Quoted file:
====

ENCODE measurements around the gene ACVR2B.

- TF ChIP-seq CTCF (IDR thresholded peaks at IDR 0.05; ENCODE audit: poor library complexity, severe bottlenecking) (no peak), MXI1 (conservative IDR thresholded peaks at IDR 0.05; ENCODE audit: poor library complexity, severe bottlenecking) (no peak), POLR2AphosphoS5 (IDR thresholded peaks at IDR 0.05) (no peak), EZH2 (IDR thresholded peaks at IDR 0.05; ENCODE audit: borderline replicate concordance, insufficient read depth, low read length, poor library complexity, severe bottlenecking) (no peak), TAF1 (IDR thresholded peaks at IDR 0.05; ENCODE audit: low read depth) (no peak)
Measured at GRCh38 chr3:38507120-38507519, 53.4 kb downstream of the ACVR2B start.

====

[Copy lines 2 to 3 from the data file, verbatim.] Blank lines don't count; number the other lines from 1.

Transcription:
- TF ChIP-seq CTCF (IDR thresholded peaks at IDR 0.05; ENCODE audit: poor library complexity, severe bottlenecking) (no peak), MXI1 (conservative IDR thresholded peaks at IDR 0.05; ENCODE audit: poor library complexity, severe bottlenecking) (no peak), POLR2AphosphoS5 (IDR thresholded peaks at IDR 0.05) (no peak), EZH2 (IDR thresholded peaks at IDR 0.05; ENCODE audit: borderline replicate concordance, insufficient read depth, low read length, poor library complexity, severe bottlenecking) (no peak), TAF1 (IDR thresholded peaks at IDR 0.05; ENCODE audit: low read depth) (no peak)
Measured at GRCh38 chr3:38507120-38507519, 53.4 kb downstream of the ACVR2B start.